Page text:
The beauty of market based allocations is that no single party must be charged with management of scarce resources, setting prices for all, or driving affordability. It is a shared responsibility and although Adam Smith's invisible hand has been repeatedly trashed as an allocation tool, no better alternative has been shown to actually work as well. Within health care, market mechanisms have gone AWOL. Prices are artificial. Actual costs are opaque. Supply has been regulated to death and regulatory agents initially deployed to protect the public now protect the guilds which choke supply.  The cost of losing the market mechanisms and succumbing to regulatory chokeholds is that prices lose their ability to send scarcity signals and efficient allocation of scarce resources does not happen.

These articles in JAMA highlight what happens when these market mechanisms are lost. Because we view health care a somehow fundamentally (and inherently indefinably) different from other human wants and needs, so distinct that we could not possibly entrust allocation of resources to something as vague as the 'market". we declare that we must use some other mechanism. Who or what is supposed to step up to fill these holes is left undefined? There is no way that physicians can do this job and it places them in a position which is thoroughly untenable, creating financial and ethical quandaries which we are not at all prepared to deal with. The grand experiment of planned economies of the 20th century demonstrated unambiguously that experts cannot replace markets as allocators of scarce resources.  To place physicians front an center is the role of resource allocators in health care will undoubtedly fail. The results of this survey do not demonstrate lack of leadership but in fact demonstrates real wisdom in that physicians recognize that they are no experts in resource allocation. What we do as physicians really provides us with none of the tools or expertise to control costs. It is not our job.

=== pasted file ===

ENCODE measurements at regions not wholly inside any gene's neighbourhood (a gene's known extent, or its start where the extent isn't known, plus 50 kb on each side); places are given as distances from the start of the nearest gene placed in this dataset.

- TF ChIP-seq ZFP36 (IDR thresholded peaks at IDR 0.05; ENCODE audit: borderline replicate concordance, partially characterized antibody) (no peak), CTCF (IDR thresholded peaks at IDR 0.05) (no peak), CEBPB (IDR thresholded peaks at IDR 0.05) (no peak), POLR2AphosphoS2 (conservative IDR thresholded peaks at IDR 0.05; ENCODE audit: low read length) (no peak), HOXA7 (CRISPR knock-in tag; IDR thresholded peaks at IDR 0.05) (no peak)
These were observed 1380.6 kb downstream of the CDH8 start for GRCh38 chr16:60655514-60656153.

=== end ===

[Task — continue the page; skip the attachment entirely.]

Health Care Exchange Hidden Surprises

Leigh Page published an article on the American Health Care Exchanges in the British Medical Journal this week. It is behind the pay wall but for those who have access to read the full content, it is well worth doing. The stories described are startling. For example:
Physicians who don’t want to participate, however, are finding it’s not so easy to do. Last year, David Aizuss, an ophthalmologist in Encino, California, was sent an exchange contract from Blue Shield of California, with the payment rates left blank, to be filled in by the plan later. “They were basically asking me to sign a blank check,” Aizuss recalls, and he refused to do so. But later he found his name on the plan’s provider list, contacted Blue Shield and had it removed. He found out the insurer planned to pay him 70% of his usual rate.
 Ok, the idea that insurers try to extract lower payment rates from practices is not new news. But there is more...